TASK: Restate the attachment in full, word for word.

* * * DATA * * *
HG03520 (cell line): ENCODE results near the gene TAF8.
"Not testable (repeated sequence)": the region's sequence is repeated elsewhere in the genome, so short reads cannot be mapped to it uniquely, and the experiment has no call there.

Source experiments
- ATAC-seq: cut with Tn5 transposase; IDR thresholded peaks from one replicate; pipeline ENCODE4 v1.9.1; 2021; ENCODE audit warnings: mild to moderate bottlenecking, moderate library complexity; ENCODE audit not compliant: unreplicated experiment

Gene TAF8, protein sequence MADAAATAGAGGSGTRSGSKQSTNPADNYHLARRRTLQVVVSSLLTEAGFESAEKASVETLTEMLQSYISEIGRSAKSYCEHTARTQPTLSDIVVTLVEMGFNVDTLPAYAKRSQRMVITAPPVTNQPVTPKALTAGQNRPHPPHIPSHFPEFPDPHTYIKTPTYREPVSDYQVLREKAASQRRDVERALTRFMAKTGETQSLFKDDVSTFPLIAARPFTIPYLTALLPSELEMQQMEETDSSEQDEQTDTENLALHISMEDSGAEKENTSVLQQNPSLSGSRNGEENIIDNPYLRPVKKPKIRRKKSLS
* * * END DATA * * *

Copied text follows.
HG03520 (cell line): ENCODE results near the gene TAF8.
"Not testable (repeated sequence)": the region's sequence is repeated elsewhere in the genome, so short reads cannot be mapped to it uniquely, and the experiment has no call there.

Source experiments
- ATAC-seq: cut with Tn5 transposase; IDR thresholded peaks from one replicate; pipeline ENCODE4 v1.9.1; 2021; ENCODE audit warnings: mild to moderate bottlenecking, moderate library complexity; ENCODE audit not compliant: unreplicated experiment

Gene TAF8, protein sequence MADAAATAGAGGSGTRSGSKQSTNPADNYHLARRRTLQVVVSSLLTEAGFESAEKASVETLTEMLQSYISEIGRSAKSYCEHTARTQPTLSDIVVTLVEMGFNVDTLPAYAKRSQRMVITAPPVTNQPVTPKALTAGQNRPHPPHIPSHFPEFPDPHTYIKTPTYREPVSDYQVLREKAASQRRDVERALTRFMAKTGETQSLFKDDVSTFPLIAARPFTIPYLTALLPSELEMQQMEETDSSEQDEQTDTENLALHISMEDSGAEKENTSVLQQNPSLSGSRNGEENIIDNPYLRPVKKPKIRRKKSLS